Rehab Loan: What Is It and How Does It Work?

September 22nd, 2022  / Author: Cesar Gomez
Essential Guides

A rehab loan is a home improvement loan you can use to buy a house that needs some fixing. These allow buyers to borrow enough money to buy a property and cover the renovations and repair expenses a fixer-upper home may need.

Buyers can use these loans to purchase houses that need work, situated in locations they otherwise couldn’t afford because properties that don’t need as much work aren’t on the market in these neighborhoods.

In this article, we explore rehab loans, how they work, the process of applying, and their advantages and disadvantages to help you decide whether this financing option will suit you.

What Is a Rehab Loan?

Also known as the FHA 203k loan and FHA construction loan, a rehab loan allows you to finance both the property itself and needed repairs and renovations. A 203k rehab loan tackles a common issue when purchasing a fixer-upper house - lenders often don’t approve loans for properties that require major repairs.

However, 203k lenders track and verify repairs when using a rehab loan and are willing to approve loans on houses they wouldn’t otherwise consider. Even so, for a lender to approve financing, the property must meet some safety and livability standards determined primarily by the FHA home appraisal. And if the property is too rundown, you won’t be able to use a rehab loan.

A 203k rehab loan program can be an excellent option for buyers on a tighter budget who want to purchase an older house and fix it instead of buying a more expensive home ready for immediate use. However, even buying a fixer-upper home can involve some hidden costs.

How Does a Rehab Loan Program Work?

The process for a rehab loan is similar to that of regular home buying, with some differences. First, you need to apply for a loan with a 203k-approved lender and get approved for it. Then, you need to choose a contractor and get bids (estimates for the repairs). After that, you must close the loan and complete the repairs. And once you’ve done that, you’re free to move in.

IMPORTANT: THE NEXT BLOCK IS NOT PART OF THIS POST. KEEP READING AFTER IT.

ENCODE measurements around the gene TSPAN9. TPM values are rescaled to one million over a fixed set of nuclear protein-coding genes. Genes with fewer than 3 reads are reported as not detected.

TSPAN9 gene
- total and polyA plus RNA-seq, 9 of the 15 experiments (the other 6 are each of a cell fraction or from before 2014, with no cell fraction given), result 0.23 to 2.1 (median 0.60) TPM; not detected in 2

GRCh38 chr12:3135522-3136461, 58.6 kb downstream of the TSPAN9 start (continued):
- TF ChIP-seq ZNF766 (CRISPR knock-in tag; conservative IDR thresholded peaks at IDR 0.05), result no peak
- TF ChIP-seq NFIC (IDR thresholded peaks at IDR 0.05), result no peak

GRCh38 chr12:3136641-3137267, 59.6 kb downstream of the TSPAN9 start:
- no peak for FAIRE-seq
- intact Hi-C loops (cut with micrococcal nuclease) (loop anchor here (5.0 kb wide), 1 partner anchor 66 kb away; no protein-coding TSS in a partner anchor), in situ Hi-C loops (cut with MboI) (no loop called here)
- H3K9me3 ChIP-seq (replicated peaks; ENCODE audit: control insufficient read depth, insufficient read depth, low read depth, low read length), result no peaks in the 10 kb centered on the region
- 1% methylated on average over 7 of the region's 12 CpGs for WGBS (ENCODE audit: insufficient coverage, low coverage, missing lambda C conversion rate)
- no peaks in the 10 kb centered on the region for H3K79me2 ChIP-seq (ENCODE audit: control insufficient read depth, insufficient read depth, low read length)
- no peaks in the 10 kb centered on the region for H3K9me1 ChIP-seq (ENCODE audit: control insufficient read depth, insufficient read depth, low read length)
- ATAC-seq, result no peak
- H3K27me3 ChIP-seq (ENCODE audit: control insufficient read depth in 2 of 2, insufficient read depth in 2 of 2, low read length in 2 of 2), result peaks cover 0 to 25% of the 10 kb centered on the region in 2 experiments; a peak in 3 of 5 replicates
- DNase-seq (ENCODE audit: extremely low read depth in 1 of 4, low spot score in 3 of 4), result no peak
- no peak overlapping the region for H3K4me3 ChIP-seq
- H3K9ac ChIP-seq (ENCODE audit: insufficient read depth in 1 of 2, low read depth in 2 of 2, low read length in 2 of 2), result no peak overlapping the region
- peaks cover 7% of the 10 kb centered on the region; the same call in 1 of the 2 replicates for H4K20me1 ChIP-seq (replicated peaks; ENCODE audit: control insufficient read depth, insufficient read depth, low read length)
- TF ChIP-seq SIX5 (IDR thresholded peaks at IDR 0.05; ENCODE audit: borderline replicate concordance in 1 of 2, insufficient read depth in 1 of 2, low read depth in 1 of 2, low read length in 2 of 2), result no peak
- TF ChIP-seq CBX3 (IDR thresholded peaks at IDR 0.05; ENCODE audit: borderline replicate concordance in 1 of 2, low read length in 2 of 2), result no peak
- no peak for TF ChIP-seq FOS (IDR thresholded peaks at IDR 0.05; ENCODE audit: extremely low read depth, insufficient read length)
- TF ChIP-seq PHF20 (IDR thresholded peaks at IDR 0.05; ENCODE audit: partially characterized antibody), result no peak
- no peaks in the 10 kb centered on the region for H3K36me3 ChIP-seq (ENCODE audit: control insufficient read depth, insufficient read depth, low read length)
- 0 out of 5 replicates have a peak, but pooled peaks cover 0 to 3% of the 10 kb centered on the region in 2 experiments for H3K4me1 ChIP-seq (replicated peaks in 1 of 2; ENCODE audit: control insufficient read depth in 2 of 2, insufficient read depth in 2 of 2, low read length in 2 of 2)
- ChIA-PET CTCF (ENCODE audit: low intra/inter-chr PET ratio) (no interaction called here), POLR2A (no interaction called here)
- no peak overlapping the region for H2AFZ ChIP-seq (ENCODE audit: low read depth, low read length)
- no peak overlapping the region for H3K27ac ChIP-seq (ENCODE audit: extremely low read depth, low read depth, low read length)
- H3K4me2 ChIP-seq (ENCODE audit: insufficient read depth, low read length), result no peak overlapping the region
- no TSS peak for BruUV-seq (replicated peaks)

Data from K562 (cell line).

How to Get a Rehab Loan?

To qualify for a rehab loan, you must meet specific requirements outlined by the Department of Housing and Urban Development (HUD), including:

  • Finding a home that may need some repairs or updating
  • Finding a qualified lender
  • Meeting all lender requirements, including debt-to-income (DTI) ratios, credit scores, and proof of income.

Repairs You Can Do with a Rehab Loan

There are two types of FHA 203k loans, and the extent of the repair work will depend on the loan you choose.

Limited 203k Rehab Loan

Formerly known as the Streamline 203k, Limited 203k loan allows you to do most cosmetic repair work, such as bathrooms and kitchens. The stated cost limit is $35,000, but an FHA 203k loan requires a contingency equal to 15% of the total bids.

This contingency is a “just in case” fund to cover costs exceeded by your contractor, and if this fund isn’t used, it’s credited back to you. This means that your actual maximum expenses would be approximately $31,000.

With the Limited 203k loan, most non-luxury, non-structural items are allowed, including:

  • Bathroom and kitchen remodels
  • HVAC replacements and upgrades
  • Appliance replacement
  • Flooring and carpet
  • Painting
  • Roofing replacement
  • Energy-efficient home improvements
  • Septic system improvements
  • Repairing health and safety issues, etc.

However, you can’t do anything structural like adding more rooms, moving load-bearing walls, or changing the house's footprint. Nevertheless, many buyers choose this option because more lenders offer it than the standard rehab loan, and the process is more streamlined than the standard option.

Standard 203k Rehab Loan

With this option, you can do almost anything you want to the property, except add luxury amenities or non-permanent changes. This includes:

  • Converting a single-family home into a 2-, 3-, or 4-unit house and vice versa
  • Structural changes
  • Connecting to public water or sewer
  • Larger landscaping projects
  • Moving the home to another site, etc.